COMMENTARY: Boycotting bathrooms or just being an informed consumer?

by Joni B. Hannigan, Editorial Staff |

JACKSONVILLE, Fla. (Christian Examiner) -- I don't consider myself an alarmist, but I do consider myself a careful journalist, a conscientious parent and an even more cautious grandparent.

Perhaps that's why Target's bold and in-your-face announcement a few weeks back that they were proudly reinforcing their don't-ask-don't-tell policy of allowing anyone -- including a man -- who self-identifies as a woman is invited to use the ladies bathroom or dressing room, was a shocker to me.

Surely when Caitlyn Jenner was Bruce he would have drawn the line at the thought of an individual who "looks" like a man, but who is dressed like a woman – following one of his daughters into a bathroom while he watched and waited in the Starbucks across the store entryway.

I can imagine he might have tried to alert a store employee who would have shrugged him off, and then he might have lurched into that bathroom to encounter that individual and ask them why they would be in that bathroom – if only to be confused when he was told it was because that person felt like using that restroom that day, regardless of who else was in there washing their hands and being a "grown up" for just a few minutes while daddy waited outside.

Surely even Caitlyn Jenner, in her new comfortable self, might be a bit uncomfortable in using an open women's locker room to change at the local YMCA while teens are changing after a swim meet. Does she want to be oogled even if she declares she definitely won't oogle anyone and certainly won't "molest" them?

Of all the scenarios we can conjure for why it makes no sense to have made this into a huge issue, Target has become the epicenter of unreasonable and even unsafe demands masquerading as civil rights.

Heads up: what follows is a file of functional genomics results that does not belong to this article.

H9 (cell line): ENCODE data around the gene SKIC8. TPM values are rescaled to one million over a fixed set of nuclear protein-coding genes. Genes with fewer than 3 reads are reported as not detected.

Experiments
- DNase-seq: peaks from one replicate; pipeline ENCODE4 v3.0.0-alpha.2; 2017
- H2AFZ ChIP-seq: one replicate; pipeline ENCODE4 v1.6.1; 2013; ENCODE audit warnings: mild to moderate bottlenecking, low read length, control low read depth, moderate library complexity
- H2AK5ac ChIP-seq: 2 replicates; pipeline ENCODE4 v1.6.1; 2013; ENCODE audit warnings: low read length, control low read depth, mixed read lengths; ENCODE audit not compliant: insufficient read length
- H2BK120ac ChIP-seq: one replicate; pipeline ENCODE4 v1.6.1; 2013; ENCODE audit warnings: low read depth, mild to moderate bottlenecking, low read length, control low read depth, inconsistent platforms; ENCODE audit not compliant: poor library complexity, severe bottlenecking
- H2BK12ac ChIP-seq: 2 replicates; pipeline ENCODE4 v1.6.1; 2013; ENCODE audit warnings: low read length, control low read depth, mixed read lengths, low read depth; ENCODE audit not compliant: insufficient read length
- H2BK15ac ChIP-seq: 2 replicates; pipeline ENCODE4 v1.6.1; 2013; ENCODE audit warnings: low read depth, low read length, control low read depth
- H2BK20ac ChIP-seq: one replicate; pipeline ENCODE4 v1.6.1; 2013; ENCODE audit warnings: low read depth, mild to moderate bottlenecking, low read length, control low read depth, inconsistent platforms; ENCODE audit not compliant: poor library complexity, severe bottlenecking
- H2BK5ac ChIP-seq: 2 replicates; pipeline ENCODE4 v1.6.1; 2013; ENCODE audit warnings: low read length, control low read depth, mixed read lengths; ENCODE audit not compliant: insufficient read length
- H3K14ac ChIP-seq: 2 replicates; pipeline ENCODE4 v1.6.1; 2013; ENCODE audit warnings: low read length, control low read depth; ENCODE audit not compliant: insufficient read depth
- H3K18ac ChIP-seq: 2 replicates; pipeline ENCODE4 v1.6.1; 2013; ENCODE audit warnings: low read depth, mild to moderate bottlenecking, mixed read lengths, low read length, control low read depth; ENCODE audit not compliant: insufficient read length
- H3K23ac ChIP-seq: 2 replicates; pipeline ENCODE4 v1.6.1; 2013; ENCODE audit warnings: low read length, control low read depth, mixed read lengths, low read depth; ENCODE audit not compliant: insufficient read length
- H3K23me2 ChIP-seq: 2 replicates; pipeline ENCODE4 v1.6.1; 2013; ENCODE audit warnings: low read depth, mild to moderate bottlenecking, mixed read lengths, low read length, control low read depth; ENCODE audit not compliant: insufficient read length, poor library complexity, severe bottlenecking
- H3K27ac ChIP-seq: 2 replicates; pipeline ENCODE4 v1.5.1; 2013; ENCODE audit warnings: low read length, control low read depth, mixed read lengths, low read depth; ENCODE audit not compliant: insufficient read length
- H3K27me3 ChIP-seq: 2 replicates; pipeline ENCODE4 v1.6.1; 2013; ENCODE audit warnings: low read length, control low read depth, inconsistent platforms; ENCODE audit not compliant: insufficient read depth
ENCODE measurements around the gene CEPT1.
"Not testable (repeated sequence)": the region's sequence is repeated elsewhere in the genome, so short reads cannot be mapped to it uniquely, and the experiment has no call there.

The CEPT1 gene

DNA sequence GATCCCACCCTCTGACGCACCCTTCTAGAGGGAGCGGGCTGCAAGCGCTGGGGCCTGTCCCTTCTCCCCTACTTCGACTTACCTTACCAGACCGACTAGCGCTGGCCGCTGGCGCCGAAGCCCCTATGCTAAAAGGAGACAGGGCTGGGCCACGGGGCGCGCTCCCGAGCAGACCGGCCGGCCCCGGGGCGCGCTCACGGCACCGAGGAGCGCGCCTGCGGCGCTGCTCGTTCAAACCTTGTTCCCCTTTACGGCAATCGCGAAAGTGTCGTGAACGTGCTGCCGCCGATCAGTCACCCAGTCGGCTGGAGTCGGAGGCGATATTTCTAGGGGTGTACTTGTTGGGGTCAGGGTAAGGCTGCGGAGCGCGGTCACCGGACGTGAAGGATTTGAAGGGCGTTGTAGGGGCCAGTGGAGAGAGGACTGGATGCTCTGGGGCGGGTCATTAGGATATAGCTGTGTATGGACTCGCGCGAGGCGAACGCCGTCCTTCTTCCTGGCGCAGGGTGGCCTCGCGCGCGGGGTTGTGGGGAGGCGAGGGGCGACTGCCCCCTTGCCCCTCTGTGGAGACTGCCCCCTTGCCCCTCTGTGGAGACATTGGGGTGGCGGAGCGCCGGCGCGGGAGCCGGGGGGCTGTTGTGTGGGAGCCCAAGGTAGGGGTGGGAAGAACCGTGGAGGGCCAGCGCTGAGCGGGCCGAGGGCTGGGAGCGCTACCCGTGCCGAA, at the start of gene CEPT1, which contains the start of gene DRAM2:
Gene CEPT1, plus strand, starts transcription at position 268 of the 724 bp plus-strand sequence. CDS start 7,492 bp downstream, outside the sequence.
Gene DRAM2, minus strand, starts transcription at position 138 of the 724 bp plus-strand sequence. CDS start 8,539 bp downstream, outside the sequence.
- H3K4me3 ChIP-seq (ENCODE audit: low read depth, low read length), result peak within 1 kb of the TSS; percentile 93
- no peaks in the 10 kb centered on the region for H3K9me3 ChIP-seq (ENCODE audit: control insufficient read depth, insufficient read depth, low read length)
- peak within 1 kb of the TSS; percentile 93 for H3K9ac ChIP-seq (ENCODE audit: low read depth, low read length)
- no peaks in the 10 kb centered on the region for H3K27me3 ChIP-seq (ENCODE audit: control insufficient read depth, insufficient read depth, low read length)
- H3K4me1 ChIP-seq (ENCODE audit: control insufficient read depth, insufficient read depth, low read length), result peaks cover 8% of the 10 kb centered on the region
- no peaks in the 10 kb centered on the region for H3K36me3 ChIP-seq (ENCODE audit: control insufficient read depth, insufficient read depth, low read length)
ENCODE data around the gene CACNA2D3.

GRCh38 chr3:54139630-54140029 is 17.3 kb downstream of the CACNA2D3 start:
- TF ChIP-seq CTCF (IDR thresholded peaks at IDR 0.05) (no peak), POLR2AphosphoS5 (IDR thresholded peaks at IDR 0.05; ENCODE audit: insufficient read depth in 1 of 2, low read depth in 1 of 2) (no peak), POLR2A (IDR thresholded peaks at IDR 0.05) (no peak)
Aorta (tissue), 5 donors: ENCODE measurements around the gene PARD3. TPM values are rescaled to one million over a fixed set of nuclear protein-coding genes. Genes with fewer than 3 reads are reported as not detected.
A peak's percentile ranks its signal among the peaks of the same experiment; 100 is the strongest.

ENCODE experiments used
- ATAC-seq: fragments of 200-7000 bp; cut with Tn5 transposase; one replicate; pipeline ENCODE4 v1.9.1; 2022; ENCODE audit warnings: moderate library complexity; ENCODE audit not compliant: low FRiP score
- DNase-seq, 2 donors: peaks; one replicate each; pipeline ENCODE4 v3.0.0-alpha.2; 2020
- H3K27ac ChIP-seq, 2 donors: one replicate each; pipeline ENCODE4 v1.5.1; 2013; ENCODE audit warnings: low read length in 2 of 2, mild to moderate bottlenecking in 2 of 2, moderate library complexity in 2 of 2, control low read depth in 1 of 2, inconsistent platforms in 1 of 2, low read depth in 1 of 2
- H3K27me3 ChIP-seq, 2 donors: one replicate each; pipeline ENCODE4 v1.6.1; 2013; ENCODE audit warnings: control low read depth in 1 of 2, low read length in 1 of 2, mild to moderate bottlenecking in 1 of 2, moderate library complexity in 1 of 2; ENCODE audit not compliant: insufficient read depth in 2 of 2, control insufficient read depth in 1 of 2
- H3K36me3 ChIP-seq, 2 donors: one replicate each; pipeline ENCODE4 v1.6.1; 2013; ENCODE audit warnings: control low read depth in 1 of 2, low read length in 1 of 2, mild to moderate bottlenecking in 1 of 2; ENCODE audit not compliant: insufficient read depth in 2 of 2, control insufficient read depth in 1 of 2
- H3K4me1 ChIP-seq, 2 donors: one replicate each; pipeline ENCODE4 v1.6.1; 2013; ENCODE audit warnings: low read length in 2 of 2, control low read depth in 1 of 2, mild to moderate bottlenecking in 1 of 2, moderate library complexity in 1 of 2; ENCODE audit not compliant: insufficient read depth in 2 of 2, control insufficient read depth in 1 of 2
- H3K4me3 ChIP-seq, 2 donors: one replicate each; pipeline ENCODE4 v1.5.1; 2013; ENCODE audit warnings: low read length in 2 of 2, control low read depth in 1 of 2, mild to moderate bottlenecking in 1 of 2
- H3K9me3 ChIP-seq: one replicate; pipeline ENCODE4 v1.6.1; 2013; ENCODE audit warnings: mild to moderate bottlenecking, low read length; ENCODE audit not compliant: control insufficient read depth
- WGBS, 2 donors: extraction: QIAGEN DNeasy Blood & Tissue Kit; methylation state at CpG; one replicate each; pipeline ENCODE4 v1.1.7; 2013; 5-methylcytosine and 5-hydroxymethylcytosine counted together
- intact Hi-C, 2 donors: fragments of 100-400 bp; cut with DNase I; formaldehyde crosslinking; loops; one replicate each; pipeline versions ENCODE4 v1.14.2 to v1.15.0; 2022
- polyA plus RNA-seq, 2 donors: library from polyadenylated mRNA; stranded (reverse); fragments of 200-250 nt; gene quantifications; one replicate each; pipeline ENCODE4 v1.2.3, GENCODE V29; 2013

Of course, people who have gender dysphoria might not be more likely to be child molesters or rapists any more than those who are not – but why should any corporation or public entity make it easier for actual criminals who might prey upon the vulnerable to hide behind transgendered individuals. And why would the transgendered defend or even seek this?

In our politically charged and not so reasonable cultural climate, it seems as if the minority could be more understanding and could advocate for safety, out of concern for the majority. But I guess that's asking for a selflessness that is somehow out of touch in this selfish and self-serving world.

Target has been a family favorite for years. We purchase anything from electronics to vitamins, clothes to toys, cards to snacks. It's not unusual for me to snatch one or more of my grandchildren to take a trip to Target for new bathing suits or shorts.

No more. It's not so much a boycott with me as it is common sense. How will I send my 7-year-old granddaughter with growing independence into the bathroom when she needs to potty, with any confidence (which I was slow to give in the first place)?

Who needs the headache of worrying about whether some person wanting to peep on hot girls in the next stall will be camped out with their iPhone while I'm trying clothes on any of a number of the other grands, or myself for that matter.

No thanks, Target. There are plenty of other places to shop.

I understand this reaction may be a small drop in the ocean of immoral or dangerous cultural mores in our time – but we have to start somewhere – especially when an organization has been so openly careless about inviting opportunists in.

I'm not naïve enough to think my small voice makes that much of a difference, nor was I apparently very popular in the nineties when I took a stand and did not purchase anything Disney, and I stayed away from K-Mart because of things with which I disagreed.

But in this, I'm driven by practicality. I'm not about to be that grandma. The one who has to explain why the kids have to hold their potty until we leave Target.

Of course, I could always promise them a treat, as long as it's not on Sunday. We are always up for a stop at Chick-fil-A.

Joni B. Hannigan is executive editor and director of operations of Christian Examiner.